This is one of the all purpose inks that can be used for business and personal writing. The ink leaves a good strong visual presence on the page.
Writing characteristics are good. I have used the ink a number of pens, and flow and dry times are very good.
This is an interesting ink, and one that I do not think I am going to use that often as the colour is too delicate for my preference. When the ink hits the paper it is actually almost a light blue, but then as it tries, to takes over the hydrangea blue-mauve tone. The final result is beautiful. It truly looks quite attractive on the page. I could see myself signing some cards and writing a short note the with ink.
It is a good performing ink. It worked well in an Leonardo Momento Zero, a Laban and an OMAS fountain pen. Flow was good and dry time very reasonable.
In my view it does not look like the ink sample on the company web site. Then again, I have been surprised. So one of the reasons there are so many colours of ink to choose is for personal preference. This one just won't be for me.
I was looking for a group of dark inks. Bold colours that will hold their presence especially when I am writing with a broad nib. I find that weak colours do not come our the way I want them to look when the nib strokes are too wide.
Mulberry Silk is one of the colours in the Swift Line of Inks. This line are designed to start quickly, write wet and operate easily with a wide range of fountain pens.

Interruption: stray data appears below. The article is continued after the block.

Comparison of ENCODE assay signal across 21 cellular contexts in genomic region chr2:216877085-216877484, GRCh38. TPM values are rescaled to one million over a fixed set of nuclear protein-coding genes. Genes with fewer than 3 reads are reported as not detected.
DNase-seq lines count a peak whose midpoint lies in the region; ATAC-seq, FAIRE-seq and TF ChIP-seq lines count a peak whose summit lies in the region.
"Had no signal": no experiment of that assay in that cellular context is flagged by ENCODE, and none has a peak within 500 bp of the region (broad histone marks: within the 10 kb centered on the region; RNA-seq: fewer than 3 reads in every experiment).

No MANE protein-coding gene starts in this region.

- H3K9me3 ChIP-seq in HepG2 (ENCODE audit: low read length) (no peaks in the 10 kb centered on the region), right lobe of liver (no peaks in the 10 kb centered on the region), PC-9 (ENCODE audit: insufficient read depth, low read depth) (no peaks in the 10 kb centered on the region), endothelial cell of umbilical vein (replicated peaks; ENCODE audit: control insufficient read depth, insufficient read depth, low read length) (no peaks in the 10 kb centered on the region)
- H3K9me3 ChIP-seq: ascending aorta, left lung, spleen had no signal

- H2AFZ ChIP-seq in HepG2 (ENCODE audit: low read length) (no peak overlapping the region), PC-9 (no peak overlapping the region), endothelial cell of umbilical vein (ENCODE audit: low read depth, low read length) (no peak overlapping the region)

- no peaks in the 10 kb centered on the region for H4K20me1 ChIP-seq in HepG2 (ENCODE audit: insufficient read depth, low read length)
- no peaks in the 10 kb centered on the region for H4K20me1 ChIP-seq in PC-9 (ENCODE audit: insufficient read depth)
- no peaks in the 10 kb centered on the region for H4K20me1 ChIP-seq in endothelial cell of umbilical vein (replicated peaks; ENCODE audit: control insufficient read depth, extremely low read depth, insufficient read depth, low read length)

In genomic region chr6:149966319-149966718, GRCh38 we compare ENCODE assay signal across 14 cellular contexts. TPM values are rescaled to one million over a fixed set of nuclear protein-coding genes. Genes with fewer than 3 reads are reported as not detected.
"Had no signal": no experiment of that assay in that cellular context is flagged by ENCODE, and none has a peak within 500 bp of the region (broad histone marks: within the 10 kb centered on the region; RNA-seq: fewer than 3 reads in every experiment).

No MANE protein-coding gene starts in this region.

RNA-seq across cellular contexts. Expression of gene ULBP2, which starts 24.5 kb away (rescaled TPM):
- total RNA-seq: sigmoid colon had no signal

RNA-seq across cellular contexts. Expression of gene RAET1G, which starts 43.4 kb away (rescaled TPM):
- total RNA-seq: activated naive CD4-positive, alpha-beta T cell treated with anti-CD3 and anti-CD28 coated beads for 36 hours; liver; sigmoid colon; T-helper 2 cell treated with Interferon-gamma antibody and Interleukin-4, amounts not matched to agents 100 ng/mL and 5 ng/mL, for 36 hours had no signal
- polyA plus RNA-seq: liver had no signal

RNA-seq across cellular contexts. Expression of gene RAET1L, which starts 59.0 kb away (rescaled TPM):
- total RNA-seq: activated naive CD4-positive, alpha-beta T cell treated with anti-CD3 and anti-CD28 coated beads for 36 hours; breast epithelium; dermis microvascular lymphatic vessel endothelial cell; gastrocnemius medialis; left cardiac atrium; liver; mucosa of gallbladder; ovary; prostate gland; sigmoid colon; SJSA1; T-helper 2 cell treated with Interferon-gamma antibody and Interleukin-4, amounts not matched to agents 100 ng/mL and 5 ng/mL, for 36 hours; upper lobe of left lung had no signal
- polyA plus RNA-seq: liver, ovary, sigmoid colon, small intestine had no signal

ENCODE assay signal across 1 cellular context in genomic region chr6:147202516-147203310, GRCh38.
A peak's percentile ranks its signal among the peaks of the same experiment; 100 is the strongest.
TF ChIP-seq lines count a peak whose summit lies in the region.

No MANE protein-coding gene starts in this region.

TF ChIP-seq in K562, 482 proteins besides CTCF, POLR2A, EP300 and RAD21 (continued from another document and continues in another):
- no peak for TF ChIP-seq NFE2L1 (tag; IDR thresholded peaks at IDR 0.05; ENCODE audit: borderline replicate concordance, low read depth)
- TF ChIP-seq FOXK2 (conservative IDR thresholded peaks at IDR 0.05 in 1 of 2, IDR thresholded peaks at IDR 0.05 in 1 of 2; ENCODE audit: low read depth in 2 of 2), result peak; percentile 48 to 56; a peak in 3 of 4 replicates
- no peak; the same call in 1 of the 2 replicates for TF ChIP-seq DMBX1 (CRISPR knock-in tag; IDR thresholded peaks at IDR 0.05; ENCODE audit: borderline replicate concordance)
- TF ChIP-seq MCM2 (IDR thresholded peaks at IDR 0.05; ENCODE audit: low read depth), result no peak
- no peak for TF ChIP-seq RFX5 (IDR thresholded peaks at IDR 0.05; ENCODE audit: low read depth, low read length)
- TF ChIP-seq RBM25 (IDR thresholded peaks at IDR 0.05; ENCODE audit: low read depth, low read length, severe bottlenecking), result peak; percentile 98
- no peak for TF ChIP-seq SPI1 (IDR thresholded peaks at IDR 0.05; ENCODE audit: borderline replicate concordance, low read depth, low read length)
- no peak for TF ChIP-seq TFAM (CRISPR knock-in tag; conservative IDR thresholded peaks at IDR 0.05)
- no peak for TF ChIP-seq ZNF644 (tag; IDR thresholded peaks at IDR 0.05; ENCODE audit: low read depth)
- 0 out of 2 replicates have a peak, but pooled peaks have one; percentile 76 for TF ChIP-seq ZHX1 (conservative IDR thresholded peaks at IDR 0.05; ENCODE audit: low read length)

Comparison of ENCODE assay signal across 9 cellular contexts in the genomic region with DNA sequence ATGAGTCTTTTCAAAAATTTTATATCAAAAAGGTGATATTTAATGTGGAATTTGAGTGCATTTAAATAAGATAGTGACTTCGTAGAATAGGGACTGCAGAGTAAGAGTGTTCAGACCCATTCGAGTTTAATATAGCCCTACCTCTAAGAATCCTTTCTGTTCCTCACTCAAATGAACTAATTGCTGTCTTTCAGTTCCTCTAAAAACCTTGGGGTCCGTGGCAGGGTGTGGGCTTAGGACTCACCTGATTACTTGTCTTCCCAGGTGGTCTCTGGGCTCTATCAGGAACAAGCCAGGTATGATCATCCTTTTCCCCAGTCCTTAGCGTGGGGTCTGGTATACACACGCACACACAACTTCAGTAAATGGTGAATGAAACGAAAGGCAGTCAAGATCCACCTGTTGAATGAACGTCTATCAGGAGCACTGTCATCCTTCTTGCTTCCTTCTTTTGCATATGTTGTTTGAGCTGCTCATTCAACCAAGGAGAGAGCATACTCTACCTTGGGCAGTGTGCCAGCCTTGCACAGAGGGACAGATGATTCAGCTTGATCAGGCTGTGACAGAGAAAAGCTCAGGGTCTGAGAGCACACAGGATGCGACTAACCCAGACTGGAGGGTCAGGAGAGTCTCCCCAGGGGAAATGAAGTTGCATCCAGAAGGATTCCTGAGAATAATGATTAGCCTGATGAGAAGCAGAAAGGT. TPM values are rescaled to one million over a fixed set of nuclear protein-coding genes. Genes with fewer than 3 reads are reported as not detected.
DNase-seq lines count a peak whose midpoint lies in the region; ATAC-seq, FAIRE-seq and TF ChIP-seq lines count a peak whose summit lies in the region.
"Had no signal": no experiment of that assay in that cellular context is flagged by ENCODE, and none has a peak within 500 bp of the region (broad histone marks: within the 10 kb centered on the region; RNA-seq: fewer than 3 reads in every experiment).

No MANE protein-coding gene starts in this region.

It writes as soon as the nib hits the paper, and is wet. No pushing hard on the nib to get the ink flowing. When Mulberry ink leaves the nib and hits the paper it almost looks like a black. As it dries on the paper, a more interesting slate grey tone results. So far I have liked the ink although I thought there may have been blue tones in the ink. Don't see it. The ink swab on the company's web site have a dark blue tone. That is part of the problem with swabs making ink samples versus a line from a nib.
In terms of performance this ink shares the solid performance characteristics that I found in most of the Birmingham Pen Company inks.
This is another ink in the Swift Line of colours, inks that are designed to start quickly and write wet. Yes, it met both of those characteristics. The ink has a good flow and so nicely leaves a rick line of colour as the ink hits the paper.
When I saw the sample I thought I would be setting a black grey with a bit of a green tone. It has a bit of that characteristic. As I have already mentioned with my comments on Birmingham ink, I am not a fan of ink swabs. I like to see what the colour looks like when ink is delivered by an actual nib.
It is dark and rich, that is what I was wanting. Has very good writing characteristics. One of those inks you can just enjoy.
Another the the dark colours in the Swift Line of colours. These are inks designed to start quickly and write wet. Yes, it met both of those characteristics. The ink has a good flow and so nicely leaves a rick line of colour as the ink hits the paper.
When I saw the sample I thought I would be setting a black grey. Sometimes, depending on the nib there are for sure grey tones in the ink. Othertimes, it comes across like a black. I like the way the ink performs, but if I want a true grey ink, there are other brands that I can get the tone that I am looking for.